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Re: [Bug-XBoard] Random Thoughts To Get The Discussion Going

From: Tim Mann
Subject: Re: [Bug-XBoard] Random Thoughts To Get The Discussion Going
Date: Mon, 3 Nov 2003 20:57:51 -0800

On Mon, 03 Nov 2003 18:17:40 -0800, Mark Ioli <address@hidden> wrote:
> To start a new thread along the lines of what Daniel and I had started 
> talking about...
> I wanted to throw out some questions/ideas just to see what everyone's 
> thoughts were (well, all 3 of us so far anyway) regarding 
> XBoard/WinBoard ToDos:
> 1. Should WinBoard be made an MDI application? (Large hunk of work, I know.)

I'd say no.  MDI (unless it's changed since I last looked) means that
you have a big window with some number of subwindows that are confined
inside the big window.  If we support multiple boards in xboard/winboard
(which would be good), then each one should be a separate top-level
window. The model should be more like a Web browser than MDI.

> 2. Right now there are a few things inplemented in either X/WinBoard but 
> not the other. To what extent should we strive to have identical 
> features in both?

Generally, I consider each thing that's in one but not the other to be a
bug that should be fixed at some point, time permitting.  There may be
some exceptions, particularly things that weren't all that good an idea
to start with.

> Some things which may be easy to implement in a 
> Windows GUI might not be so easy or even look the same when duplicated 
> in X, and vice versa.

They aren't that different.  Some things take more programming effort in
one than the other because there is more library support available, but
getting past that is just a matter of making the effort.  For instance,
some things that are common dialogs in Windows, like the color chooser
and the system file open dialog, aren't provided in the ancient toolkit
that xboard uses, so xboard does without or rolls its own.

> Of course that may just be my lack of experience 
> with Tcl/Tk talking.

xboard doesn't use Tcl/Tk.  It uses Xaw.  Xaw is pretty old and crufty.
A large but perhaps valuable project for xboard would be to switch it
over to using the Gtk+ toolkit instead of Xaw.  Interestingly, there is
a version of Gtk+ for Windows, though I'm not sure how well maintained
it is.

> (This will ultimately lead to a question of whether 
> each should be a separate application, different versioning, etc.)

I'm strongly opposed to that.  My most recent effort was to bring xboard
and WinBoard closer together by merging the source trees.  Since you
guys are mostly Windows developers, there's a natural tendency for you
to want to consider this "the WinBoard project" with xboard being a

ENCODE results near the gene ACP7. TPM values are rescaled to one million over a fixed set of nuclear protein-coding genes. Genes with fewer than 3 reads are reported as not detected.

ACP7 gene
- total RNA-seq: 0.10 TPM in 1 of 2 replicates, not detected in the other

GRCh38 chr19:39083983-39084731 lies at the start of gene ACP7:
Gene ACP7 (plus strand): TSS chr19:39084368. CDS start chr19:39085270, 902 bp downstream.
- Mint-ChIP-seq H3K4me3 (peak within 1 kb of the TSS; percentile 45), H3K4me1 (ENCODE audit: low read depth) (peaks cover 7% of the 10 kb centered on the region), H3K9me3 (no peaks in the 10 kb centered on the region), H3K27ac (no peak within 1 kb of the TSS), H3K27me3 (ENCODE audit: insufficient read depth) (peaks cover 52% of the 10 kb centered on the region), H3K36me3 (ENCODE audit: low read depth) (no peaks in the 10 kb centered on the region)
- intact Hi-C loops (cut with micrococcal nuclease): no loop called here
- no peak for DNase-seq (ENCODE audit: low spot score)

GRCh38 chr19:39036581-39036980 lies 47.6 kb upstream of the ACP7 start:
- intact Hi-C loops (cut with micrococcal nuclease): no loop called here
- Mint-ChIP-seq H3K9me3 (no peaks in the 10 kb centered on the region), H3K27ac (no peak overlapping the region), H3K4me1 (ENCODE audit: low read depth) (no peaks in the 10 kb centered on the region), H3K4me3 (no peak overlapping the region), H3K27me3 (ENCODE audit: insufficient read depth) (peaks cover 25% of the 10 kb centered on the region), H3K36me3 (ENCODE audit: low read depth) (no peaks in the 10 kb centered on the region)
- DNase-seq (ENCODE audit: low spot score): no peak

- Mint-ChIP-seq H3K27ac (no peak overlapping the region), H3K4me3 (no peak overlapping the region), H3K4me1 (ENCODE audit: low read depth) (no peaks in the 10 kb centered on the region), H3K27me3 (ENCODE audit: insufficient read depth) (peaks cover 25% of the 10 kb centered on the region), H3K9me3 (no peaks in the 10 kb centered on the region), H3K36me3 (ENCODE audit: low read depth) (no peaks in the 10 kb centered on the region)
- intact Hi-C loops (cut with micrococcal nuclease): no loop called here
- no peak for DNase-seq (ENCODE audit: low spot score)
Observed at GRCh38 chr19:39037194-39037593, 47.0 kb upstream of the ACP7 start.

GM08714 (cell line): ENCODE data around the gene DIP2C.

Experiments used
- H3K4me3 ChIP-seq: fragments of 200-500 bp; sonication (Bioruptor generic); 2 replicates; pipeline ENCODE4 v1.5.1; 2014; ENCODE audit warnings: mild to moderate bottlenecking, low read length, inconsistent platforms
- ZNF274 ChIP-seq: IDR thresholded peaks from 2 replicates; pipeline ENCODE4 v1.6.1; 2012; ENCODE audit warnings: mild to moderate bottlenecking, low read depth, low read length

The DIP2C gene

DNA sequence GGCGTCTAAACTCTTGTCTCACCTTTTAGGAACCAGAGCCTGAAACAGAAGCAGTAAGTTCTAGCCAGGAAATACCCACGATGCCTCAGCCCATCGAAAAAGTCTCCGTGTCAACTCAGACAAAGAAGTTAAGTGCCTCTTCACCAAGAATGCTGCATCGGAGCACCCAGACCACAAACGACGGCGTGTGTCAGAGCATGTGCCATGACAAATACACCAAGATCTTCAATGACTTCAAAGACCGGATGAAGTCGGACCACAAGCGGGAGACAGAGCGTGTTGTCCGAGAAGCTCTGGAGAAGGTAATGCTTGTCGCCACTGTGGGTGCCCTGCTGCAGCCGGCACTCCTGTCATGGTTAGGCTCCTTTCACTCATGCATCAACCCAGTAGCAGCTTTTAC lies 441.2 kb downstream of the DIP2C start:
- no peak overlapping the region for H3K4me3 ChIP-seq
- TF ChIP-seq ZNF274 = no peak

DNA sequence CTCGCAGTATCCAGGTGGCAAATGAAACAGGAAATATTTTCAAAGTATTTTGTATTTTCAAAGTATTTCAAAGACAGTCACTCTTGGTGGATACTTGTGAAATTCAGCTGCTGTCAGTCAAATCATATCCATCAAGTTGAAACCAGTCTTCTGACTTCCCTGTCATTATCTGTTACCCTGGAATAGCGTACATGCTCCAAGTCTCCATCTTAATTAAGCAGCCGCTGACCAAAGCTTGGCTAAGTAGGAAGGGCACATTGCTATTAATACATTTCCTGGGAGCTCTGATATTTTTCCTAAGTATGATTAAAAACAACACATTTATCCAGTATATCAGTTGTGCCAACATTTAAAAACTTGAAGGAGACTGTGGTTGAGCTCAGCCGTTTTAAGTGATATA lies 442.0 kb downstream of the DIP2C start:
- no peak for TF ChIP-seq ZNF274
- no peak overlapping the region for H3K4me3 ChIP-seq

piece of old baggage that may or may not be dragged along.  From my
point of view, it's the xboard project, with WinBoard being a port to
Windows that we maintain in parallel.  That's part of it being an
official part of the GNU project -- in general the GNU project doesn't
care about things that only run on non-free operating systems.  In
projects that include ports to non-free operating systems, the version
that runs on a free operating system (such as GNU/Linux) is considered

> 3. CMail has always been an XBoard only thing, do you think it would be 
> worthwhile to port it to WinBoard? I've never been a correpondence 
> player, so I'm not sure how much demand there is for it.

It would be nice, but there are some difficulties even with the Unix
version.  There's a standard for formatting email messages used to play
correspondence chess.  The standard was developed after cmail was
written, and I don't believe cmail conforms to it, although I think it's
pretty close. CMail is written in Perl, and although it's fairly
reasonable to assume people have a Perl runtime system installed on
Unix, it's not so reasonable on Windows.  Even on Unix the connection
between the Perl script and xboard is a bit kludgey.

So I think if someone is interested in an email correspondence chess
module, it would be better to write a new one in C, using CMail as
inspiration, but conforming to the new standard.

> 4. An obvious one: what should our priorities be? Code cleanup, i.e. 
> breaking the files into smaller pieces, before going forward on new 
> features? This might help to make the GUI pieces easier to work with, 
> and of course less chance of stepping on each other's toes.
> Just a few for now, I'd like to hear what you think, especially 
> regarding priorities.

I'm pretty neutral on priorities.  I think people should mostly work on
the parts that interest them the most or that they think are the worst
deficiencies in what we have now.  If someone wants to work on breaking
up the source files into smaller pieces, that needs to be scheduled
carefully, because it will conflict with most anything that anyone else
is doing at the same time.

The ** items in the ToDo file were the ones I thought were most
important last time I looked at it.  That rating was partly based on
them being small enough to seem doable for me -- there are many bigger
things that would be more useful if someone has time to do them.

> Mark
> _______________________________________________
> Bug-XBoard mailing list
> address@hidden
> http://mail.gnu.org/mailman/listinfo/bug-xboard

Tim Mann  address@hidden  http://tim-mann.org/

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